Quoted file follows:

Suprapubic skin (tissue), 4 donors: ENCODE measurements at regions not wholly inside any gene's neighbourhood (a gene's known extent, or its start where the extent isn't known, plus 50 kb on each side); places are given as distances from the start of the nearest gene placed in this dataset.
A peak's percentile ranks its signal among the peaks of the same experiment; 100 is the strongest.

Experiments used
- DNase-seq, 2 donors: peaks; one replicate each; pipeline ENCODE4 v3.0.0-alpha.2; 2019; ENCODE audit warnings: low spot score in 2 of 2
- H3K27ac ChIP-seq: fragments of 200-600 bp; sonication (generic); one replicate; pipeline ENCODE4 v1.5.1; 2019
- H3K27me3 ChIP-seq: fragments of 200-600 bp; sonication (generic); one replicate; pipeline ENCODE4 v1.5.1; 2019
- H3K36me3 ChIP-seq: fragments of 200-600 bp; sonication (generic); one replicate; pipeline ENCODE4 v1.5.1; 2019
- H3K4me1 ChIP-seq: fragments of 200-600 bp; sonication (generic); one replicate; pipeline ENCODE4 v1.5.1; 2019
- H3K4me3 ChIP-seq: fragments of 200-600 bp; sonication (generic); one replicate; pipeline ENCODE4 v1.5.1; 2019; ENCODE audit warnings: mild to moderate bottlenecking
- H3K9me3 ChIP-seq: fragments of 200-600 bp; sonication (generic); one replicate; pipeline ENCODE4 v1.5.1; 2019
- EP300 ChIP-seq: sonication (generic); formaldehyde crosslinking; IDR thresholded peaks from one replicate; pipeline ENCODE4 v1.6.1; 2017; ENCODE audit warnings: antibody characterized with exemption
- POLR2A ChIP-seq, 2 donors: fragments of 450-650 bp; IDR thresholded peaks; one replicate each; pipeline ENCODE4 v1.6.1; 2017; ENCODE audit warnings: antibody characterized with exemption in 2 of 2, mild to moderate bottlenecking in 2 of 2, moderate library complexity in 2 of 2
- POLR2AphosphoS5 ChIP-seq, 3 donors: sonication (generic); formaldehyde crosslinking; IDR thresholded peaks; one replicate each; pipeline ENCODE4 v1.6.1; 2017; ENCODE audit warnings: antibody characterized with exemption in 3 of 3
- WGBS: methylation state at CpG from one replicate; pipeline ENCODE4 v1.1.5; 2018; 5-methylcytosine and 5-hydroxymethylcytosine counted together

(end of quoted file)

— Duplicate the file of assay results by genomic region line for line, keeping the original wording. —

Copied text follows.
Suprapubic skin (tissue), 4 donors: ENCODE measurements at regions not wholly inside any gene's neighbourhood (a gene's known extent, or its start where the extent isn't known, plus 50 kb on each side); places are given as distances from the start of the nearest gene placed in this dataset.
A peak's percentile ranks its signal among the peaks of the same experiment; 100 is the strongest.

Experiments used
- DNase-seq, 2 donors: peaks; one replicate each; pipeline ENCODE4 v3.0.0-alpha.2; 2019; ENCODE audit warnings: low spot score in 2 of 2
- H3K27ac ChIP-seq: fragments of 200-600 bp; sonication (generic); one replicate; pipeline ENCODE4 v1.5.1; 2019
- H3K27me3 ChIP-seq: fragments of 200-600 bp; sonication (generic); one replicate; pipeline ENCODE4 v1.5.1; 2019
- H3K36me3 ChIP-seq: fragments of 200-600 bp; sonication (generic); one replicate; pipeline ENCODE4 v1.5.1; 2019
- H3K4me1 ChIP-seq: fragments of 200-600 bp; sonication (generic); one replicate; pipeline ENCODE4 v1.5.1; 2019
- H3K4me3 ChIP-seq: fragments of 200-600 bp; sonication (generic); one replicate; pipeline ENCODE4 v1.5.1; 2019; ENCODE audit warnings: mild to moderate bottlenecking
- H3K9me3 ChIP-seq: fragments of 200-600 bp; sonication (generic); one replicate; pipeline ENCODE4 v1.5.1; 2019
- EP300 ChIP-seq: sonication (generic); formaldehyde crosslinking; IDR thresholded peaks from one replicate; pipeline ENCODE4 v1.6.1; 2017; ENCODE audit warnings: antibody characterized with exemption
- POLR2A ChIP-seq, 2 donors: fragments of 450-650 bp; IDR thresholded peaks; one replicate each; pipeline ENCODE4 v1.6.1; 2017; ENCODE audit warnings: antibody characterized with exemption in 2 of 2, mild to moderate bottlenecking in 2 of 2, moderate library complexity in 2 of 2
- POLR2AphosphoS5 ChIP-seq, 3 donors: sonication (generic); formaldehyde crosslinking; IDR thresholded peaks; one replicate each; pipeline ENCODE4 v1.6.1; 2017; ENCODE audit warnings: antibody characterized with exemption in 3 of 3
- WGBS: methylation state at CpG from one replicate; pipeline ENCODE4 v1.1.5; 2018; 5-methylcytosine and 5-hydroxymethylcytosine counted together